10. Invest remaining funds

At this point we have taken care of our emergency fund, paid off short-term debt, created a retirement savings account and, on top of it all began saving for that new house.  Is there something else we should save for?

My answer to that is a resounding yes.

I think it is safe to say that there are always expenses that pop up where we could use a little extra cash. Perhaps it is time to take a much-needed vacation or we’ve been meaning to replace that worn-out sofa. Once that has been taken care of, the best thing to do with any remaining funds is to invest it.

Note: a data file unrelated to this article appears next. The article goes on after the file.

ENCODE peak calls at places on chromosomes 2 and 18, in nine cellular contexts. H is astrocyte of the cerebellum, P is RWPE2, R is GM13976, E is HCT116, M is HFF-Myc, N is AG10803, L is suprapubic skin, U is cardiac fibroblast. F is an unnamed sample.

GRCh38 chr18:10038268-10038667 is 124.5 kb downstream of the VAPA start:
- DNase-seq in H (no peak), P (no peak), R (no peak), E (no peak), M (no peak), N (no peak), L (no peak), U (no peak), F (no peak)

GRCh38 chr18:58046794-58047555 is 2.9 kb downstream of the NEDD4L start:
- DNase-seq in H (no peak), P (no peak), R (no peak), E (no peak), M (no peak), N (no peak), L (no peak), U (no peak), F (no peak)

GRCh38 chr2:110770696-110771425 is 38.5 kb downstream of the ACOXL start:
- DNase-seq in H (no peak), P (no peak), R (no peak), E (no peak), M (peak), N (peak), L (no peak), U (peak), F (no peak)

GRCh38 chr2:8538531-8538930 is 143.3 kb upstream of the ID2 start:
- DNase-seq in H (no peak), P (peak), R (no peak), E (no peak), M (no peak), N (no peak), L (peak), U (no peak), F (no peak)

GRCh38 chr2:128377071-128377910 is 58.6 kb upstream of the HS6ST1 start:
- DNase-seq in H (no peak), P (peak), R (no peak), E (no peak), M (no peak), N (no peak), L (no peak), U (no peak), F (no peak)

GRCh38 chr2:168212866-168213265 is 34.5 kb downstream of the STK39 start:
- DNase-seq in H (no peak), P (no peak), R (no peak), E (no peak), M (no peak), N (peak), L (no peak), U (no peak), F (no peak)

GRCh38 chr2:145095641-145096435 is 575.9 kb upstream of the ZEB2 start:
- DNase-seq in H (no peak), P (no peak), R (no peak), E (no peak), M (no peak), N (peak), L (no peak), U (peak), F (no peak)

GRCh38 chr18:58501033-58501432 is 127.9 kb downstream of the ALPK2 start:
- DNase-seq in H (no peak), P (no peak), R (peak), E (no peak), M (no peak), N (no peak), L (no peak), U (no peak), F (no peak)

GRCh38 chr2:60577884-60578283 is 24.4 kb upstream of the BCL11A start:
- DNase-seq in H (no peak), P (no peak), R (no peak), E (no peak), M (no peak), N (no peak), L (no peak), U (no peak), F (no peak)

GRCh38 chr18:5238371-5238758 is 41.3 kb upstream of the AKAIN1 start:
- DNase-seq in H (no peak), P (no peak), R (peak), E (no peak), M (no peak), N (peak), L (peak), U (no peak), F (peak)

Plan to invest funds that you don’t anticipate needing any time soon.

Once invested, we are going to want to leave that cash alone because historically, the stock market grows over time. Pulling out our money sooner than a year or two could leave us with less money than when we started. If an investment loses value, we need to give it enough time to recover. However, if all of our savings objectives have been met and we have the time to wait the market out, it is a smart move to let our money work for us and begin accumulating.

So, we see that saving money does require a bit of planning, thought, hard work and discipline. However, for those of us willing to stick to it, it will set us on the road towards financial freedom for the long-term.